The 2020 Official Royal Adelaide Wine Show Dozen - Mixed
12 Gold Medal winners, seven of which were top in their class and four of which went on to claim a Trophy, make up this year’s superlative Official Royal Adelaide Wine Show Mixed Dozen. Let’s check out the winners below.
Deep Woods Shiraz et al has, for the second consecutive year, won the trophy for Best Other Red Blend, an astonishing feat. Their plush Margaret River amalgam of Shiraz and Malbec offers richness, spice, violets, smoked meats and herbs swallowed by voluptuous black fruits which are dried out just enough by plenty of acid and fine tannins. Bleasdale’s Generations Malbec brings violets, blackberries, cream, satsuma plum, porcini mushrooms and spice. The balance of fruit, acidity and tannins is absolutely perfect. It is one of the best Aussie Malbecs ever made. No surprise perhaps, given Bleasdale have been growing Malbec since the late 1800s and produce about six different expressions of straight Malbec every year. Deep Woods picked up another Trophy with their pitch perfect blend of Sem and Sauv Blanc. It is zippy and crunchy with uplifting aromas of lemon and lime blossoms complemented by passionfruit and a lip-smacking backbone of acidity. Industry legends, the Knappstein’s, picked up the best Sauv Blanc Trophy. This is a wine we stock every year as it is consistently so good. The 2020 edition is incredibly complex with aromas of snow pea, green bean, talcum powder and grapefruit dominating the nose. The palate offers a lovely texture, minerality and balanced acidity.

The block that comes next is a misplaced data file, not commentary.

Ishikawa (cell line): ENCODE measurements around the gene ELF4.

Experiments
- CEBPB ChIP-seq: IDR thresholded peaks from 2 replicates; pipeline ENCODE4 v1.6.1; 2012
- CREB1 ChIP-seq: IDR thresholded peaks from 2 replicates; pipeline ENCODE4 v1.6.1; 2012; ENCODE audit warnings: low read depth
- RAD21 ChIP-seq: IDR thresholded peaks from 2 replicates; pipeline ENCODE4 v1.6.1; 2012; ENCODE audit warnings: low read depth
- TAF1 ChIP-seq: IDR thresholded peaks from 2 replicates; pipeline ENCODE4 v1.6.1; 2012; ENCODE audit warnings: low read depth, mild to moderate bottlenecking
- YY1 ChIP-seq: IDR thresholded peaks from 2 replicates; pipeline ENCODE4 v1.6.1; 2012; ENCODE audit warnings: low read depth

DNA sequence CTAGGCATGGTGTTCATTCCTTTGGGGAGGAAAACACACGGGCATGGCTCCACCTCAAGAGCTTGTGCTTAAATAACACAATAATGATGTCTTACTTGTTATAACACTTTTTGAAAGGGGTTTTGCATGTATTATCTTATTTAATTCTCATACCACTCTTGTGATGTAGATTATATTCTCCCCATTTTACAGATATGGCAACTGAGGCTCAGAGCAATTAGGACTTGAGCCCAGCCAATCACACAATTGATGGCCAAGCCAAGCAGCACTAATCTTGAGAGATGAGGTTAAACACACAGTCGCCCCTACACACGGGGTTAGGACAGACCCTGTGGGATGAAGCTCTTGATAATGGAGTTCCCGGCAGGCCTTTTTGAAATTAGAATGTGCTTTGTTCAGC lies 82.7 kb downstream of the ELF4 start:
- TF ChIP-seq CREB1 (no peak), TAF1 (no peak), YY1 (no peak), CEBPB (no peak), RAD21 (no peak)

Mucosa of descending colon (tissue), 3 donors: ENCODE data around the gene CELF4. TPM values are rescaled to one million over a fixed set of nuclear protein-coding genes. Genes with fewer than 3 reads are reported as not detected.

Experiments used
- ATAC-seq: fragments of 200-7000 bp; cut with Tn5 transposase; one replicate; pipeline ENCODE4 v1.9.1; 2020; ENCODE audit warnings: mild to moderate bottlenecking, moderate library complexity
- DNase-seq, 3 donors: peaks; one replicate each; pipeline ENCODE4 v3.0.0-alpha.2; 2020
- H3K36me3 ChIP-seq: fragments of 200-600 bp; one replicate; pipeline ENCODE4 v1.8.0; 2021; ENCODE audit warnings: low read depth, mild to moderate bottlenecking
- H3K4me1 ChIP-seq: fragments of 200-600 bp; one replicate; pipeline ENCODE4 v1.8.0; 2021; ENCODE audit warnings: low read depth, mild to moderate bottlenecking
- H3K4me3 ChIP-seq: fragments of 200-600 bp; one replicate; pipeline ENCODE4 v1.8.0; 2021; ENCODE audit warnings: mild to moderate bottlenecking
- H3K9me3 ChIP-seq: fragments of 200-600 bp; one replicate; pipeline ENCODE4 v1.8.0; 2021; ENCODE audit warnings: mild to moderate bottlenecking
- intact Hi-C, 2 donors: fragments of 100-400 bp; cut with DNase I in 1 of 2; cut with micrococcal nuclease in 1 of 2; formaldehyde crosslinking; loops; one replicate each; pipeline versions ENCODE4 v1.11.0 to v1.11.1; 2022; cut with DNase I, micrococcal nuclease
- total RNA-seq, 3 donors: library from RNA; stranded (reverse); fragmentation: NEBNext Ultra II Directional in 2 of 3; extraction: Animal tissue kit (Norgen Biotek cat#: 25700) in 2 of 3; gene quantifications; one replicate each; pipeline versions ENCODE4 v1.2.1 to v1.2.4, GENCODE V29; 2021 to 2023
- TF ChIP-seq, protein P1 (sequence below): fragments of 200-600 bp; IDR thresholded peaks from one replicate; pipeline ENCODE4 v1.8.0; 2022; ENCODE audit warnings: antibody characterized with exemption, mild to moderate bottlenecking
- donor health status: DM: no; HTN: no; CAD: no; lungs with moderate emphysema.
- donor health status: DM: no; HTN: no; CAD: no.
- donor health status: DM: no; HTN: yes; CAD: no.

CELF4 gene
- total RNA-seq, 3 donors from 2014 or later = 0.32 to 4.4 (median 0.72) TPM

Next up, a 97 point score for Richard Hamilton’s Little Road Shiraz which has dark fruits, spice, vanilla, aniseed, cedar and fine, chalky tannins. It actually looks quite a lot like its older brother, the Centurion Shiraz, which retails for $80 per bottle. Gold from Pindarie in the Barossa with their well-heeled blend of Tempranillo, Sangiovese and Shiraz. It is a deliciously perfumed, complex and spicy wine. Superb florals, red and blue fruits all emanate from the nose. Flavours of spice, liquorice, thyme, and red and black fruit all abound, and it finishes with fine, firm tannins. Wirra Wirra’s Church Block also picked up a gold and 96 points. The Cabernet shines in this one which shows dark fruits and greenery along with a hint of stonefruit, spice and cedar. It’s reasonably powerful and finishes with ripe, waxy tannins you can almost chew on. Thorn Clarke’s Shotfire is big, bad and black Barossa Shiraz. Rich and intense, with vanilla, coffee, chocolate and blackcurrant liqueur finished with cedar and fine tannins. It has good acid and serious fruit intensity and will no doubt improve over the next 5-8 years. Mount Avoca’s Organic Tempranillo shows lots of cola, aniseed and cloves on the nose. The palate reflects this and builds with blackberries, coffee bean and liquorice. There’s a good whack of acidity here too, keeping everything fresh and bright, pushing fruit forward to a long finish. Alkoomi’s Black Label is a beautifully balanced and intense Riesling sourced from Alkoomi’s first plantings (1971) plus a block they planted to the Geisenheim clone in 2003. Only free run juice is used and the finished wine has blossoms, lime zest, lime juice, grapefruit, mineral acidity and an exceptional structure which will see it improve in bottle for a decade or more. Mr Mick’s Rosé is fashioned from Sangiovese, Tempranillo and Grenache. Light, juicy and slurpable. Playful but seriously good. Strawberries, cream, lychees, rose petal and white peach. Good acid and length. Finally, we have Lake Breeze’s Cab blend which screams Bordeaux, with blackcurrants, graphite and tobacco all joined by spearmint. Powerful, generous and eminently gluggable right now, this will also improve for a decade in the bottle.